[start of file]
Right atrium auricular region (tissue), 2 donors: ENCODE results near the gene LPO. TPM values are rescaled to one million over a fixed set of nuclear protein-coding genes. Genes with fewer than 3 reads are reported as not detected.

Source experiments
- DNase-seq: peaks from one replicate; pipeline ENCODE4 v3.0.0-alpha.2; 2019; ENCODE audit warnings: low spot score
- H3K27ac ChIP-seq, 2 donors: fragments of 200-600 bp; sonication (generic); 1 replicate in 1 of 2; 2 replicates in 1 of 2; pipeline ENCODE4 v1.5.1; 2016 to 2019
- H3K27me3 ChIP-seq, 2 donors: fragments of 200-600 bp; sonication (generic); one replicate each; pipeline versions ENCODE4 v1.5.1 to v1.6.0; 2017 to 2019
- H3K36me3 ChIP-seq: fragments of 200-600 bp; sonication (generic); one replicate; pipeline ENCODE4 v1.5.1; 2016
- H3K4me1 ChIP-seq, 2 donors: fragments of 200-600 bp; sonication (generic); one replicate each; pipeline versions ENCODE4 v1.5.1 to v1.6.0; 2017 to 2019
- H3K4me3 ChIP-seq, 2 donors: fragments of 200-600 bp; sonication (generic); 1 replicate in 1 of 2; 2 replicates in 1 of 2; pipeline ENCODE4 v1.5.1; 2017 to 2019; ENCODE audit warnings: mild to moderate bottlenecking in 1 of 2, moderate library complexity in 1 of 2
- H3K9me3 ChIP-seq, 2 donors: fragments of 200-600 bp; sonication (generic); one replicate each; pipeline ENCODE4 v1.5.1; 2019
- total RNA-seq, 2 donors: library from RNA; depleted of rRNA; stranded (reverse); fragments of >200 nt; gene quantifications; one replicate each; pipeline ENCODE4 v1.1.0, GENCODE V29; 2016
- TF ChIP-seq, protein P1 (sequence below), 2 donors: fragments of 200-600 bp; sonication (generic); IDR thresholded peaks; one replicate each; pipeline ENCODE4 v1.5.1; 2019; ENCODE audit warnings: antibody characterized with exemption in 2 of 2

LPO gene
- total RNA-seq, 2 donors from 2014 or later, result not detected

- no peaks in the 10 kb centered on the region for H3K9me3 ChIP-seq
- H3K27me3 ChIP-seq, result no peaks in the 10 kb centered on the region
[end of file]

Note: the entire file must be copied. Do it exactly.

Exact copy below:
Right atrium auricular region (tissue), 2 donors: ENCODE results near the gene LPO. TPM values are rescaled to one million over a fixed set of nuclear protein-coding genes. Genes with fewer than 3 reads are reported as not detected.

Source experiments
- DNase-seq: peaks from one replicate; pipeline ENCODE4 v3.0.0-alpha.2; 2019; ENCODE audit warnings: low spot score
- H3K27ac ChIP-seq, 2 donors: fragments of 200-600 bp; sonication (generic); 1 replicate in 1 of 2; 2 replicates in 1 of 2; pipeline ENCODE4 v1.5.1; 2016 to 2019
- H3K27me3 ChIP-seq, 2 donors: fragments of 200-600 bp; sonication (generic); one replicate each; pipeline versions ENCODE4 v1.5.1 to v1.6.0; 2017 to 2019
- H3K36me3 ChIP-seq: fragments of 200-600 bp; sonication (generic); one replicate; pipeline ENCODE4 v1.5.1; 2016
- H3K4me1 ChIP-seq, 2 donors: fragments of 200-600 bp; sonication (generic); one replicate each; pipeline versions ENCODE4 v1.5.1 to v1.6.0; 2017 to 2019
- H3K4me3 ChIP-seq, 2 donors: fragments of 200-600 bp; sonication (generic); 1 replicate in 1 of 2; 2 replicates in 1 of 2; pipeline ENCODE4 v1.5.1; 2017 to 2019; ENCODE audit warnings: mild to moderate bottlenecking in 1 of 2, moderate library complexity in 1 of 2
- H3K9me3 ChIP-seq, 2 donors: fragments of 200-600 bp; sonication (generic); one replicate each; pipeline ENCODE4 v1.5.1; 2019
- total RNA-seq, 2 donors: library from RNA; depleted of rRNA; stranded (reverse); fragments of >200 nt; gene quantifications; one replicate each; pipeline ENCODE4 v1.1.0, GENCODE V29; 2016
- TF ChIP-seq, protein P1 (sequence below), 2 donors: fragments of 200-600 bp; sonication (generic); IDR thresholded peaks; one replicate each; pipeline ENCODE4 v1.5.1; 2019; ENCODE audit warnings: antibody characterized with exemption in 2 of 2

LPO gene
- total RNA-seq, 2 donors from 2014 or later, result not detected

- no peaks in the 10 kb centered on the region for H3K9me3 ChIP-seq
- H3K27me3 ChIP-seq, result no peaks in the 10 kb centered on the region